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Entrepreneur MagazineEntrepreneur Magazine

Entrepreneur Magazine October 2018

Entrepreneur magazine is the trusted source for growing your business and offers surefire strategies for success. Whether you are just thinking of starting a business, have taken the first steps, or already own a business, Entrepreneur offers the best advice on running your own company

Land:
United States
Sprache:
English
Verlag:
Entrepreneur Media Inc.
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CHF 12.95
12 Ausgaben

IN DIESER AUSGABE

access_time3 Min.
opportunities everywhere

A FEW MONTHS AGO, my wife and I were brainstorming ways to market our novel. We spent three years writing it together—it’s called Mr. Nice Guy, and it comes out October 16. And as any author knows, publicizing and marketing a book is tough. It’s a crowded space, few publications cover books in any meaningful way, and readers are hard to reach. We stared into the air for a while. Then I thought, What would happen if I stopped looking at this like an author, and started doing it like an entrepreneur? And with that, a new world opened up. I don’t see entrepreneurship as a career choice. It’s a mindset. That’s the thing I marvel at most when spending time with brilliant entrepreneurs, and it’s the skill I think everyone should…

access_time7 Min.
the accessible chef

Business/Unusual No one has ever called Christina Tosi a culinary snob. After all, the chef and founder of Milk Bar has created a sweet-treat kingdom built on American nostalgia. Her aversion to elitism inspired her comforting but inventive cookies, cakes, and soft-serve (Cereal Milk ice cream is a winning example), all of which are a national fascination. It’s led to 14 stores, partnerships with Target and JetBlue, and celebrity status for Tosi, who has served as a judge on MasterChef and penned two cookbooks. (Her third, All About Cake, is out this month.) Now, after a decade in business and a recent fund-raise, she wants to expand to grocery stores, customers’ doorsteps, and more. We talked with Tosi about creating your own comfort in business, taking care of the people around…

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“i’m the ceo. take my job!”

A few years ago, when Matt Bodnar was the CEO of a small technology company, he got lunch with a fellow CEO friend. This friend was frustrated; his company was struggling, and he wanted a change. So the two spent 15 minutes or so talking through solutions, and then, to his own surprise, Bodnar said the words that would change his life: “Well,” Bodnar asked his friend, “what if you just took my job?” “We kind of laughed about it,” Bodnar says. “And then he was like, ‘That’s not a bad idea.’ ” Bodnar had been coming to accept a difficult truth: Although he had aspired to the position of CEO, he wasn’t actually a fit for the job. It was time to admit that. Plenty of notable CEOs, like Google’s Larry Page and…

access_time6 Min.
putting the brand first

Suppose you’ve got an idea for a great new thingamajig. It could be anything—a luxury candle, affordable college education, or a product to prevent male pattern baldness. You can’t get the concept out of your head. You have to bring it to life. But you have no prototypes, and no experience with the intricacies of industrial design. No understanding of production and distribution. No web design experience. No detailed market projections. No money. In this moment, logic would advise against obsessing over brand strategy—and it would definitely advise against hiring a pricey agency to help you do it. And yet, a growing number of startups are doing just that, seeing great success as a result. Only a few years ago, product was king. Founders focused on getting a minimum viable product to…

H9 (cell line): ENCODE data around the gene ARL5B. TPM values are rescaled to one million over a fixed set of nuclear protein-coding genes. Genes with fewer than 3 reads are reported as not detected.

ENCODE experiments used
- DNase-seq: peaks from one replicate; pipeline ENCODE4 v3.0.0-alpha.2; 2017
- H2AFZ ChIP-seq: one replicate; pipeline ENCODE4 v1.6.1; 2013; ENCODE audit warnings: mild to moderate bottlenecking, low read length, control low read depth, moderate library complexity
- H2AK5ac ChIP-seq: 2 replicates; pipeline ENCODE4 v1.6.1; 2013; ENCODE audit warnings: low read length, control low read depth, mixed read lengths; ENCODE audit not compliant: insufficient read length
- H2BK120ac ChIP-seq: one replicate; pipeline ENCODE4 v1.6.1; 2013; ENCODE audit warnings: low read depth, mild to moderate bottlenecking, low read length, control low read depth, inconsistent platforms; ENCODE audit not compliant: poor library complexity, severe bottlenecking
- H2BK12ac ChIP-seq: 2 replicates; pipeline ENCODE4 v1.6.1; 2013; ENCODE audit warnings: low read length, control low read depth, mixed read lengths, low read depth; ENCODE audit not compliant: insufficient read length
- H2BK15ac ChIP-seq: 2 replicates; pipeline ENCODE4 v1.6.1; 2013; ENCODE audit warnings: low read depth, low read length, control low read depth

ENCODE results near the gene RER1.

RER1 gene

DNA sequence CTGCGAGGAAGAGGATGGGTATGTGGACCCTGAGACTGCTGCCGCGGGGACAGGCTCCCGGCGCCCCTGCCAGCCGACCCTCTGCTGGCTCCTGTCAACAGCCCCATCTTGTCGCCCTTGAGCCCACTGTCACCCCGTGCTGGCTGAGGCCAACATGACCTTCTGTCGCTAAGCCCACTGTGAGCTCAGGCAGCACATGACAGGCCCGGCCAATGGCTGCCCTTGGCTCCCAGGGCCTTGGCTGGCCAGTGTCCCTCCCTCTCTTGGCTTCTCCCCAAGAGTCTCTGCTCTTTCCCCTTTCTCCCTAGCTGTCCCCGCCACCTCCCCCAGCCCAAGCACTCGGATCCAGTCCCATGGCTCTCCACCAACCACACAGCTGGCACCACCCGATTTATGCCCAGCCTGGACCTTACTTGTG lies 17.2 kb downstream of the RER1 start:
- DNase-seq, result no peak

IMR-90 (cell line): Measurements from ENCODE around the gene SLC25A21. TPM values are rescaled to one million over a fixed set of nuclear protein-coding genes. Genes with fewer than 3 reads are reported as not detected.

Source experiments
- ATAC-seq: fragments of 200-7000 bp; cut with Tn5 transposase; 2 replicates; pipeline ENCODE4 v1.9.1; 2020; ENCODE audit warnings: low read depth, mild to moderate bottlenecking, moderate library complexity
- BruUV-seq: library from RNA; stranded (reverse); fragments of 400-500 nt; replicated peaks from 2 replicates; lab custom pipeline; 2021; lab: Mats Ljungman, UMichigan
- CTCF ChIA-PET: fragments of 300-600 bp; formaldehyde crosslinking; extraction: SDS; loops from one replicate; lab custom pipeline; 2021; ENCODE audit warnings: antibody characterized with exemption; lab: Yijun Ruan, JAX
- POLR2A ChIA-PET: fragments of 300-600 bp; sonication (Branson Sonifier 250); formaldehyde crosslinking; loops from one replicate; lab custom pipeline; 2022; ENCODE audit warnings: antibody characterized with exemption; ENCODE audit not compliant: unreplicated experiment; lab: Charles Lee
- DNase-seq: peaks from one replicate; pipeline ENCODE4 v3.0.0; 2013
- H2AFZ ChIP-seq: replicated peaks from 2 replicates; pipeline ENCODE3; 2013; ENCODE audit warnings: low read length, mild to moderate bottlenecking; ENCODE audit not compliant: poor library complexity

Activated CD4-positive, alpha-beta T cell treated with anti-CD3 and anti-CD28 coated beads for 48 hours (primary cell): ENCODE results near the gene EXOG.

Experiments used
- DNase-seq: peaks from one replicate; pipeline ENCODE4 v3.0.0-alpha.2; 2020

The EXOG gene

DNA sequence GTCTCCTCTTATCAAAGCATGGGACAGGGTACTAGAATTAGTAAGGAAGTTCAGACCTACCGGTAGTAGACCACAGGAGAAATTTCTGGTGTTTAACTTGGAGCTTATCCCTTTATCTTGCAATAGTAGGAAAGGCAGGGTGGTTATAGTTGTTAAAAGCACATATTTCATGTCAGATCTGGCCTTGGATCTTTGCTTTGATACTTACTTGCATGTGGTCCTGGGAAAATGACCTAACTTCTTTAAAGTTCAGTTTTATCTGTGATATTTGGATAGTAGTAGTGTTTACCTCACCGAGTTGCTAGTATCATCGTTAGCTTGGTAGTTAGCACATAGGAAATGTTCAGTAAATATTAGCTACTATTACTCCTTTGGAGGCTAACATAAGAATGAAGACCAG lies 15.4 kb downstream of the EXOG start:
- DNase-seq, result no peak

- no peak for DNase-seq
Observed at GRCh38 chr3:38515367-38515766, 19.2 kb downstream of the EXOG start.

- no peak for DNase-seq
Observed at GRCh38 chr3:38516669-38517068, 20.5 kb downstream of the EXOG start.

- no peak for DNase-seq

access_time1 Min.
building the perfect imperfection

Leo Wang is a second-generation bedding maker, raised in a family that has always sold duvets filled with goose or duck down. Wang wanted to make a product that was more eco- and animal-friendly, so late last year, he launched his startup, Buffy, with a single product: a comforter filled with material spun from recycled plastic bottles. It was a success, but Wang wanted to push further and create a plant-based comforter filler. “But there’s no playbook for that,” he says. He started working with eucalyptus, which he knew would regulate heat; however, his prototypes had a problem. Customers reported that the eucalyptus filler shifted around in the comforter until it was uncomfortably out of place. So Wang reexamined the filler, trying to understand why. Turning eucalyptus into fabric is complex. The plant…

access_time3 Min.
inside evernote

EVERNOTE IS OBSESSED with organization. Just as the company’s note-taking app helps workers across industries keep all their virtual odds and ends in one place, its Silicon Valley headquarters provides valued structure and workflow to its 336 employees. An open floor plan is peppered with collaborative workstations for coders, quiet rooms for content creators, and an open stairwell that encourages cross-departmental conversations. Multiple resource groups and social organizations host meetings and events throughout the calendar year, and the Evernote Academy offers a rotating selection of classes—designed and taught by its employees—on everything from leadership to Lego building. JASON BERTSCHI/ senior software engineer “At the Evernote Academy, anybody can teach anything. Our head of security led a lock-picking class, which was ironic and fun. I held one on how to build our logo…

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